Keep in mind that the tax changes will impact you differently depending on whether you’re organized as a C corporation or a business entity such as a subchapter S corporation, partnership or sole proprietorship.
 

The Times, They Are A-Changin’

This law is the biggest tax overhaul in 30 years (since former President Ronald Reagan’s Tax Reform Act of 1986). How the law is being implemented, including how the Internal Revenue Service (IRS) will interpret certain provisions, remains to be seen.

In 2018 and beyond, the IRS will issue detailed regulations and guidance that will impact tax planning for independent agents moving forward.

For more information and exclusive resources about the new tax changes, visit the Big “I” member page.


Can punitive damages be awarded in a breach of contract?

Gavel and scales punitive damages

Last week, the Supreme Court of Ohio issued a ruling in an insurance case that called into question whether punitive damages can be awarded in a breach of contract claim.

The case, which involves an insurance agent and Nationwide Insurance, had the potential to change the landscape of not only the insurance industry, but businesses at large in Ohio.

In a 6-1 decision, the Court reversed a judgment of the Seventh District Court of Appeals, clarifying that punitive damages are not recoverable in a breach-of-contract lawsuit. The exception to this rule is if the breach involves a tort, among other clarifications the decision provides to Ohio contract law:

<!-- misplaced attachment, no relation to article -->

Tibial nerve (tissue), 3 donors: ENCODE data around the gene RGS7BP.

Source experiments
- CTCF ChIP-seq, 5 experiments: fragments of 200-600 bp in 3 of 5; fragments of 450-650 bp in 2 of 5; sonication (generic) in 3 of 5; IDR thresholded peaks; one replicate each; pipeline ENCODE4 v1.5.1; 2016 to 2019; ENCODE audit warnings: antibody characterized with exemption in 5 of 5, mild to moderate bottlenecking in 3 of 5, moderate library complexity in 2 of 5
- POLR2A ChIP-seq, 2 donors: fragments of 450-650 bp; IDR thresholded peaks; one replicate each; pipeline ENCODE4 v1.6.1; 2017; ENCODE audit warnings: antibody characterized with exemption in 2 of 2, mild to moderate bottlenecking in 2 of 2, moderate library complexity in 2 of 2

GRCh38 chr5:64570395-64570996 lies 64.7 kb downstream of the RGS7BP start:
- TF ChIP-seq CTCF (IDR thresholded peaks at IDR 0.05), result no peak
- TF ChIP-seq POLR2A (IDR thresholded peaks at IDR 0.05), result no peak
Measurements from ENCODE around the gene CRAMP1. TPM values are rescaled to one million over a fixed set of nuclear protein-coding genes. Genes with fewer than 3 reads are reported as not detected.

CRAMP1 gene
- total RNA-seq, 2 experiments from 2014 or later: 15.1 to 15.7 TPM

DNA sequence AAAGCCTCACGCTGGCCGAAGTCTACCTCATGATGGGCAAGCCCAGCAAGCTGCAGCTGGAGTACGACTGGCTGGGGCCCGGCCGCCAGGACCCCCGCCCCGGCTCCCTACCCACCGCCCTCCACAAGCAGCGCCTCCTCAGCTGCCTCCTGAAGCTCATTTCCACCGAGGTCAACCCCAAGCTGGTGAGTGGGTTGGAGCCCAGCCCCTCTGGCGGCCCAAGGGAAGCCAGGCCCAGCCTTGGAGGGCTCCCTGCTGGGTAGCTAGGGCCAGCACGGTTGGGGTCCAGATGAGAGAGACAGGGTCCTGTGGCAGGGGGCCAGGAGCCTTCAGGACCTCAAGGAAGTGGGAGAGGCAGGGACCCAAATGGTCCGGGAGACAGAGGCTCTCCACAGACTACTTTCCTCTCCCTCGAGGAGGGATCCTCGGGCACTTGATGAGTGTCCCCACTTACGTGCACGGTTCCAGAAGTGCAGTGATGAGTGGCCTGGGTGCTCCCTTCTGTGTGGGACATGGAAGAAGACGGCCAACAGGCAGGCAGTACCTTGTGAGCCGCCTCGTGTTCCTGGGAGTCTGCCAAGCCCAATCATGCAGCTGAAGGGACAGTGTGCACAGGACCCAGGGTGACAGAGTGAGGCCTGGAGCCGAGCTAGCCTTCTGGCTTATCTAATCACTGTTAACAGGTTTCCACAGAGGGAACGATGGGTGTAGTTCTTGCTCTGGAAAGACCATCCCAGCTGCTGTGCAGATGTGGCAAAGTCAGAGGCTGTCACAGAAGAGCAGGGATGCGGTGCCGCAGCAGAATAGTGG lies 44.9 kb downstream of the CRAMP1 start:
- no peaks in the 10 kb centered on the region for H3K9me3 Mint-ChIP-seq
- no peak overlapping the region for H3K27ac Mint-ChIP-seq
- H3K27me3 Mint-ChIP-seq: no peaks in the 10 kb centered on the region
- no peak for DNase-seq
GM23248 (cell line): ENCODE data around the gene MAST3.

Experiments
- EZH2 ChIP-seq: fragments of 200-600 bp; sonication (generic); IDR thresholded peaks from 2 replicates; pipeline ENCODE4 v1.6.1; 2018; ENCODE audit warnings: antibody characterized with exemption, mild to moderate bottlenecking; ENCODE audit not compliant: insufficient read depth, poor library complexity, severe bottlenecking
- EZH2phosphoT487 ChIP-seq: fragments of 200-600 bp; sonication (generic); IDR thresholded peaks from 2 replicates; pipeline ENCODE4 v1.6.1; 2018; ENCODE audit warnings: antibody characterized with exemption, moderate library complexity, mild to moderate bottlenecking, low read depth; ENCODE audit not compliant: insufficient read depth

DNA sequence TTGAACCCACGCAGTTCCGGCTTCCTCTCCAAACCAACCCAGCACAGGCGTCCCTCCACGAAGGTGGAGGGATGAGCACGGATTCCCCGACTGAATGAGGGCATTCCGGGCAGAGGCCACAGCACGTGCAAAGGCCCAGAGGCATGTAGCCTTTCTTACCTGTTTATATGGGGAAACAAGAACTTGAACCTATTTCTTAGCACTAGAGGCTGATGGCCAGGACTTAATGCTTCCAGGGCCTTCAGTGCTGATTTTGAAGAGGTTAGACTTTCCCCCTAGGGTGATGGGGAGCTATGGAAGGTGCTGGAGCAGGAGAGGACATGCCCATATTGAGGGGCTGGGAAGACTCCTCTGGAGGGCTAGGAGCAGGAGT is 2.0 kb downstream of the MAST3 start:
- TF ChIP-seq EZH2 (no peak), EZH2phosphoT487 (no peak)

• When a breach of contract involves conduct that also constitutes a tort, punitive damages may be awarded only for the tort, not for the breach, and any punitive damages awarded are subject to the statutory limitations on punitive damages imposed in R.C. 2315.21.
     

  • A party to a contract does not breach the implied duty of good faith and fair dealing by seeking to enforce the agreement as written or by acting in accordance with its express terms, nor can there be a breach of the implied duty unless a specific obligation imposed by the contract is not met.
     

  • An unconditional release of liability becomes effective upon execution and delivery and bars any claims encompassed within it, unless it was procured by fraud, duress, or other wrongful conduct.
     

  • A party seeking to avoid a release of liability on the basis that it was procured under duress is required to prove duress by clear and convincing evidence.
     

  • The prevention of performance doctrine, which states that a party who prevents another from performing a contractual obligation may not rely on that failure of performance to assert a claim for breach of contract, is not a defense to a release of liability and therefore cannot be asserted as a defense to a release.
     

  • A fraud claim cannot be predicated on predictions or projections relating to future performance or on misrepresentations made to third parties.

This is just one of many cases that showcase the important role of the Supreme Court of Ohio. With two of the seven justices up for election this November, you’ll want to pay close attention to this race. Learn why Supreme Court of Ohio races really do matter.

Read more about this ruling in Court News Ohio.
 

Read more